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From: Paul Mensonides (pmenso57_at_[hidden])
Date: 2002-08-12 20:02:29

----- Original Message -----
From: "Douglas Gregor" <gregod_at_[hidden]>

> The phyisical limits on instantiation depth come from memory limitations.
> Either you run out of heap+swap to hold the instantiations (I haven't found
> this to be a problem -- 10,000 instantiations isn't really many at all) or
> you run out of stack space. I'm sure we could easily test this, I'm just
> being lazy about it :)

Well, I wouldn't say that compiler limits on instantiation depth is primarily
based on memory limitation. I'd say it is a way for the compiler to reasonably
detect infinite recursion.

> > A vector of types that is large is difficult to maintain because there are
> > so many elements. Maybe I don't understand what you mean by type-vectors.
> > What I mean by them is a series of types that is defined in a tuple-like
> > fashion:


> > ...Or something similar. In other words, constant-time random access.
> That's one form of type-vector, but not the type that Burton et al. used. They
> used type vectors that look like this:


I see what you mean, but why couldn't this be done with a regular type-vector?
Just efficiency at huge sizes? 10,000 elements isn't that many compared to a
database, but having a database encoded in the source is just plain ugly! :) I'm
still wondering if this example even applies. As in, can this sequence (up to
several thousands) even be run through an MPL algorithm?

> > > The typevector example I've given is _not_ speculation; it's not a
> > > what-if. It's research that was presented at WCGP'02 last month and will
> > > be published as part of the proceedings of that conference; I can send
> > > the preproceedings version of the paper privately to any interested
> > > persons.
> >
> > Unless I'm completely misunderstanding you, it only shows the utility of
> > type-vectors. My question is, what is the utility of cons-style lists if
> > you already have a full blown type-vector implementation?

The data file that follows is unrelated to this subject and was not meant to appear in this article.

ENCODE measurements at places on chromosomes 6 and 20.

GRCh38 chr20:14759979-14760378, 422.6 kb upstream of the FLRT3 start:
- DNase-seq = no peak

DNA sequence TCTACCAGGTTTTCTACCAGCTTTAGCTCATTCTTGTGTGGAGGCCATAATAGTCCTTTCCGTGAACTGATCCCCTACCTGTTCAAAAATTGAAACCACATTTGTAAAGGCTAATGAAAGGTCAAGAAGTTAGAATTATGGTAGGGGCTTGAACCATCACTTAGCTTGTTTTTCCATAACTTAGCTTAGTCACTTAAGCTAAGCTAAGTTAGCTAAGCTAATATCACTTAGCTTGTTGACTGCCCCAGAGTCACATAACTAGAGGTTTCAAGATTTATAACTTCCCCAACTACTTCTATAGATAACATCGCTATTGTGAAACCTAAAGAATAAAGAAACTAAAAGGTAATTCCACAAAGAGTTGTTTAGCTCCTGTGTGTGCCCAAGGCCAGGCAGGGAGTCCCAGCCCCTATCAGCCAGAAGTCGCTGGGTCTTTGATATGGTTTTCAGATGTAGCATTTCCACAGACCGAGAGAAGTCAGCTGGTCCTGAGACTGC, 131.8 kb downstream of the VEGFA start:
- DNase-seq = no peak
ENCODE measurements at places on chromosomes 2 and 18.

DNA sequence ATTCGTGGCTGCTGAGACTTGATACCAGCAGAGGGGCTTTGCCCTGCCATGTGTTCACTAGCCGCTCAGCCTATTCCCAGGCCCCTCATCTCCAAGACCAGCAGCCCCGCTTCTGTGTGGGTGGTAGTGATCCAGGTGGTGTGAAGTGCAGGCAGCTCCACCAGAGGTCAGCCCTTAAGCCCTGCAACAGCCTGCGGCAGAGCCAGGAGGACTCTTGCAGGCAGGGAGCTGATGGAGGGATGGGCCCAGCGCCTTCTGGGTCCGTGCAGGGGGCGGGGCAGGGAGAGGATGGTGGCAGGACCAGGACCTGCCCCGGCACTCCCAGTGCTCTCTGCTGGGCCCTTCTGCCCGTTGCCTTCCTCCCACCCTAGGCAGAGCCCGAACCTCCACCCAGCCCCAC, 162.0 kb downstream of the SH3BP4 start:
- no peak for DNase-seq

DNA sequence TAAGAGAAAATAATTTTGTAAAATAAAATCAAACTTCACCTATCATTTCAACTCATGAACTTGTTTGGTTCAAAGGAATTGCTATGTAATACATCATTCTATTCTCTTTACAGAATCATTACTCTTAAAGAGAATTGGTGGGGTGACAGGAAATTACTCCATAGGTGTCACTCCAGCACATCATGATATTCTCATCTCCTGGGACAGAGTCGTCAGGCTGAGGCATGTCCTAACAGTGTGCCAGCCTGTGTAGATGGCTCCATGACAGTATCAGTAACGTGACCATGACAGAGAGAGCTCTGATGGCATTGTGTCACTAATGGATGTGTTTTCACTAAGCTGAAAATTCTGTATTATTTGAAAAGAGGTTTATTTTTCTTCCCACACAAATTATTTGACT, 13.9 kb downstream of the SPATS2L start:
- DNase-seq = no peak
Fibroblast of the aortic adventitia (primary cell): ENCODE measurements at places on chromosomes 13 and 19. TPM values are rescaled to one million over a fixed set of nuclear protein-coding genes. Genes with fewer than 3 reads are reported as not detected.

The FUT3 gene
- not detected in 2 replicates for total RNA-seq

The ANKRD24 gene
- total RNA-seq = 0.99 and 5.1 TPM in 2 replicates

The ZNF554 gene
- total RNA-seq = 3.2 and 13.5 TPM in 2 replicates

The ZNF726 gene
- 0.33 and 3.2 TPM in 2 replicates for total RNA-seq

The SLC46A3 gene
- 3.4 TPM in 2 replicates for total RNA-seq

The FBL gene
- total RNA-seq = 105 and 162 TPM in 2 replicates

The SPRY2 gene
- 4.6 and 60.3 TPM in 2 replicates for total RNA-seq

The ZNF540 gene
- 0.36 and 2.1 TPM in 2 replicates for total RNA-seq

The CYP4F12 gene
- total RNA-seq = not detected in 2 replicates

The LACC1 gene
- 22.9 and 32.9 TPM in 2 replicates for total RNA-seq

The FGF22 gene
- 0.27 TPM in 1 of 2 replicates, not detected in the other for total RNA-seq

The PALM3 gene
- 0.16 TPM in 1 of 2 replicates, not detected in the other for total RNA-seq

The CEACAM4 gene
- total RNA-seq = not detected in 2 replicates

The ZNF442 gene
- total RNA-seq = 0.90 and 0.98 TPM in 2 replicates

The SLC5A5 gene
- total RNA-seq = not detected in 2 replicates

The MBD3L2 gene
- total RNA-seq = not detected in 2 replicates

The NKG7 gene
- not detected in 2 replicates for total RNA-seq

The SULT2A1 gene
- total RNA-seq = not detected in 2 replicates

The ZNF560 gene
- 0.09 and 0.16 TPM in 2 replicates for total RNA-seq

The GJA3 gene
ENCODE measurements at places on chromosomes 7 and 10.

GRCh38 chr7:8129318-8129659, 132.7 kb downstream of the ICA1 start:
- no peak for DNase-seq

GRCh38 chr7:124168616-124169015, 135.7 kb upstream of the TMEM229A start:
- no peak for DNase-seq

> This form of typevector has very different characteristics from typelists.
> It's quite compact to create even for very large typevectors in this style,
> but it can't be used as a general metaprogramming sequence because most
> sequence operations just can't be done with it. How would you write
> push_front for this typevector? insert? Basically, it boils down to this
> style of typevector being great for big, immutable compile-time data
> structures but it can't be used in more dynamic scenarios.

I see exactly what you mean. I not sure that this is really a good example or
not depending on whether the MPL could even operate on such a thing in totality.

> Typelists, on the other hand, are great for small, dynamic data structures.
> You can insert into a typelist, reverse a typelist, splice typelists, etc.
> All these operations you can't do with the style of typevectors described
> above.

You can do all of the above with a type-vector also--just not the fixed one
above. In fact, what kinds of algorithms would even apply to a completely fixed
type-vector? I doubt that any MPL algorithm could actually operate on a 10,000
element sequence directly. It would have to be done repeatedly with small
chunks. Mapping a chunk of elements to a type-vector would be pretty easy.

> > I'm not making the case for typelists, I'm making the case that multiple
> > pure sequence types are not necessary. I totally agree that type-vectors
> > of some kind are inherently faster than cons-style lists. Do you have
> > another example that implemented with a typelist that is inherently better
> > implemented with a typelist?
> Most of the metaprograms out there fall into this category. But not all :)

I've never seen a metaprogram that used a typelist that couldn't be implemented
with a type-vector--and vice versa.

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